The Ballard Bridge seems worse than Montlake. There’s a sign indicating that north-bound cyclists should use the sidewalk, but it’s very small and easily missed; there’s no such sign at all for south-bound cyclists. The sidewalks are very narrow (much narrower than Montlake), so some cyclists might opt for the road. But the few cyclists I’ve seen in the roadway on the Ballard Bridge didn’t seem like they were there by choice; they seemed confused or scared, like they would rather be on the sidewalk but missed the ramp and because of the high curb and railing, there was no easy way to get off the roadway once they were on it. Given that the bridge is a half-mile long and the lanes are narrow, this makes for a long and treacherous ride.

    Fremont and University both have cyclist facilities of a sort. Fremont has pretty well-designed roadway markings and curb cuts to show cyclists where to exit the roadway, but I frequently see cyclists opt for the roadway instead: generally spandex-clad road bikers who keep up pretty well with the speed of traffic; I suspect they opt to stay in the roadway so that they don’t have to merge back onto the road once they cross the deck. University has a bike lane that runs the length of the span, with the deck grating filled in with concrete so it doesn’t grab your tires. It’s the best bridge bike facility in town, but I can still imagine a lot of cyclists eschewing the bike lane for the grating so that they can more easily make left turns onto Fuhrman or even Harvard.

    Personally I think WSDOT & SDOT should ban cyclists from grated bridge roadways, and add large signs that say “Bicycles MUST Use Sidewalk [or Bike Lane]”. In cases like Montlake or University, where cyclists will frequently want to make left turns shortly after the span, these could be accompanied by signs telling cyclists to perform a Copenhagen two-step, rather than try to cut across two or three lanes of traffic to get to the left lane.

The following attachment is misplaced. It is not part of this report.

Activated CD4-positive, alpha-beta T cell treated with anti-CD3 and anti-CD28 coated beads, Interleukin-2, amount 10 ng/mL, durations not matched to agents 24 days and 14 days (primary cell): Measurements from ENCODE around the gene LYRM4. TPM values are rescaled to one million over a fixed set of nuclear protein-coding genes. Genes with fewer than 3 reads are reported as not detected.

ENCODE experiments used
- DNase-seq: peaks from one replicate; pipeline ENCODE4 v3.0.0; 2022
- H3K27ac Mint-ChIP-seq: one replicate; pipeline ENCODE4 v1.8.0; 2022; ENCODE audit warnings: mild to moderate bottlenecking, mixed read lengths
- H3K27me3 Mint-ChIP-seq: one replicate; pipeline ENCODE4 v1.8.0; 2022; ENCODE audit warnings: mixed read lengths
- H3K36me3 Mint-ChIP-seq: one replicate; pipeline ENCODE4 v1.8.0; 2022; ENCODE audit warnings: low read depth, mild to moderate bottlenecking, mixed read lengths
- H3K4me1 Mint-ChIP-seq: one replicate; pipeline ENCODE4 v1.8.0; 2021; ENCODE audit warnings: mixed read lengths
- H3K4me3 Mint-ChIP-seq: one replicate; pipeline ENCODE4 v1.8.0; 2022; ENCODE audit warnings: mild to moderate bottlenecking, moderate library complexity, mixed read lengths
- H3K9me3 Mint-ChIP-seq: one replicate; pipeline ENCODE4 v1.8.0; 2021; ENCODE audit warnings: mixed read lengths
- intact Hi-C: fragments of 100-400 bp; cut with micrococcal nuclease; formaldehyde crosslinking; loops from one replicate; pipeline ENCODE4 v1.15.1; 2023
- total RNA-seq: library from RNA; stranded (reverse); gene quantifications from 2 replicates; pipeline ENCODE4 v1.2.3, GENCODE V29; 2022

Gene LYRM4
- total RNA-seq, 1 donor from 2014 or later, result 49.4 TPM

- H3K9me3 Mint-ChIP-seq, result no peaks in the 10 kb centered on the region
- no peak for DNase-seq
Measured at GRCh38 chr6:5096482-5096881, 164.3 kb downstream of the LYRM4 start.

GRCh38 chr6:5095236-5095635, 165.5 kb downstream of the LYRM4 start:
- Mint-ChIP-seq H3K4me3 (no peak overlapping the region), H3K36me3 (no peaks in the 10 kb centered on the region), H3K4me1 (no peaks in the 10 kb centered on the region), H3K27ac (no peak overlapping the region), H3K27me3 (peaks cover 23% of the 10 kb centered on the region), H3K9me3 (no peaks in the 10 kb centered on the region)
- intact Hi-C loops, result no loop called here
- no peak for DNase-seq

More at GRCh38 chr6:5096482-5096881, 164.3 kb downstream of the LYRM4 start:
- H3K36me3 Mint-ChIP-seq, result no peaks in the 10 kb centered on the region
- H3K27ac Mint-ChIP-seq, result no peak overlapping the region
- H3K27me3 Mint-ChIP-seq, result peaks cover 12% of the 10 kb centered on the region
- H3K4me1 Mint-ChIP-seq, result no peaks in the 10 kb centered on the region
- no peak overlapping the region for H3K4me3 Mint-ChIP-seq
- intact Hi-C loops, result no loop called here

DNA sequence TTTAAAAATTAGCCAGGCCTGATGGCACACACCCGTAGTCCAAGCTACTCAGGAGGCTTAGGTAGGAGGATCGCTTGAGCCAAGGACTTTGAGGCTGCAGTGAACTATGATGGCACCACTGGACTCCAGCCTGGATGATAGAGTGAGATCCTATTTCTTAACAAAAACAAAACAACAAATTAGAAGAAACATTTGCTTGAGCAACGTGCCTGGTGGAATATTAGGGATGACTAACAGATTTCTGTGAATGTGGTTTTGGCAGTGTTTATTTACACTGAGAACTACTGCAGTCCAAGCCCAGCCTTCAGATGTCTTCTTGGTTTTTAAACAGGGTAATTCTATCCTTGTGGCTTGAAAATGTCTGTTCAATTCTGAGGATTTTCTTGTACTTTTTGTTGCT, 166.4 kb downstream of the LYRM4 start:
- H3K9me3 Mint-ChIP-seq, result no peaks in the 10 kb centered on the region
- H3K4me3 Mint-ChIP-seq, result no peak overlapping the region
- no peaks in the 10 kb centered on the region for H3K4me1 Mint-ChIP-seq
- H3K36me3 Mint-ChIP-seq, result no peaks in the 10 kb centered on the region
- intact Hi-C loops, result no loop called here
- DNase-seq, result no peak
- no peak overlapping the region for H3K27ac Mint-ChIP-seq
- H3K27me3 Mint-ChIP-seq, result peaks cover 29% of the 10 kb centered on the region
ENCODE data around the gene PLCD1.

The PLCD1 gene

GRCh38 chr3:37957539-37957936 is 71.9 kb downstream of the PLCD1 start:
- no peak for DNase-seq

I consider myself a vehicular cyclist, but even I think there are roadways or parts of roadways where cyclists simply have no reason to be. And if cyclists like Gendler are going to go there anyway and then sue when they get hurt, I think it makes sense for the city or state to make it illegal for us to ride there.

    1. Andreas

      Just to clarify: I think the amount in the lawsuit is ridiculous, but the fault finding per se is not. I don’t know if WSDOT should’ve known the gap was a problem from the get-go, but after the first accident, they knew it was and they took a calculated risk: the cyclist didn’t get hurt badly, and they figured the odds of another cyclist ever getting caught in the same gap was very small, so they reasoned it was fine to do nothing. Given that the solution was as cheap & easy as a filling the gap with epoxy, perhaps they should’ve figured that any risk, no matter how small, justified the expense. But SDOT & WSDOT can’t go around bike-proofing every inch of roadway, especially in cases where the fix isn’t as cheap or easy as epoxy. They have to take calculated risks sometimes. And as a cyclist, if I were in their shoes, I’m not sure I would have bothered with the fix after the first accident either.

  4. Andres Salomon

    @Cyclist Mike: the logic is based upon this – “Bicycles do share the same rights, duties, and responsibilities
    as do automobile drivers. Obey all traffic laws. Ride with the flow of traffic.”

    Given that that is the law, it’s a reasonable expectation to assume that one can ride safely while obeying traffic laws. There’s nothing that the city can do against transient safety issues (reckless/inattentive drivers, downed tree limbs, animals running across the road), but it *is* reasonable to assume that if the street itself is unsafe for cyclists and the city is aware of it, the city will take measures to make it safe. It sounds like the city knew that the gap was unsafe for cyclists, but did nothing to fix it until someone sued the city.